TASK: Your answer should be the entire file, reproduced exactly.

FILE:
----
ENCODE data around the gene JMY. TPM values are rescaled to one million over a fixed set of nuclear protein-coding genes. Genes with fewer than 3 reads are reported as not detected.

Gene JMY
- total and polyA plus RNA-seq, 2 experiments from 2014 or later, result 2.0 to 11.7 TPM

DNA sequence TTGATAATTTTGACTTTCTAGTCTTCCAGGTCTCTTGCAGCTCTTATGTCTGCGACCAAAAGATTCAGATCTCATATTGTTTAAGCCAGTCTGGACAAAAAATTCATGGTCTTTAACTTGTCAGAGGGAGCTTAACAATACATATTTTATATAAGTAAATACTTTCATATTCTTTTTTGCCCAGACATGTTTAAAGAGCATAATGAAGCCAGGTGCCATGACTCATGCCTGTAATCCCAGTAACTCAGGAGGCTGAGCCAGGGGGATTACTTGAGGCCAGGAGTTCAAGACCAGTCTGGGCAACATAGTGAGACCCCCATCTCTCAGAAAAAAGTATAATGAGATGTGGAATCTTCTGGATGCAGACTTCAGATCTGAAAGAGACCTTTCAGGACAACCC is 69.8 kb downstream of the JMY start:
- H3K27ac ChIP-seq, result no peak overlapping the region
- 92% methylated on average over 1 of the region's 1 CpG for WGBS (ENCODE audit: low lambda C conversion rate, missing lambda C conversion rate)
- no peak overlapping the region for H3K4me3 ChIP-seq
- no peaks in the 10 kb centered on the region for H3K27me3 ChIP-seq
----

ENCODE data around the gene JMY. TPM values are rescaled to one million over a fixed set of nuclear protein-coding genes. Genes with fewer than 3 reads are reported as not detected.

Gene JMY
- total and polyA plus RNA-seq, 2 experiments from 2014 or later, result 2.0 to 11.7 TPM

DNA sequence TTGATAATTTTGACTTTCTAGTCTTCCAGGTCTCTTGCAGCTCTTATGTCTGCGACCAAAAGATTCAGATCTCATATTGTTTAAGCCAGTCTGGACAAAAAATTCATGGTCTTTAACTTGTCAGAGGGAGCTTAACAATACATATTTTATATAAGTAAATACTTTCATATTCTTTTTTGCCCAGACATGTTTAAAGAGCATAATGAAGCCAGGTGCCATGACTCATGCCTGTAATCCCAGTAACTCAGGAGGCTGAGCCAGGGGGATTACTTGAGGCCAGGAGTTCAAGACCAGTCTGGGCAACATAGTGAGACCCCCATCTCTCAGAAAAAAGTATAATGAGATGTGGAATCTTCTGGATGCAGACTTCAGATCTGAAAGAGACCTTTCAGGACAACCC is 69.8 kb downstream of the JMY start:
- H3K27ac ChIP-seq, result no peak overlapping the region
- 92% methylated on average over 1 of the region's 1 CpG for WGBS (ENCODE audit: low lambda C conversion rate, missing lambda C conversion rate)
- no peak overlapping the region for H3K4me3 ChIP-seq
- no peaks in the 10 kb centered on the region for H3K27me3 ChIP-seq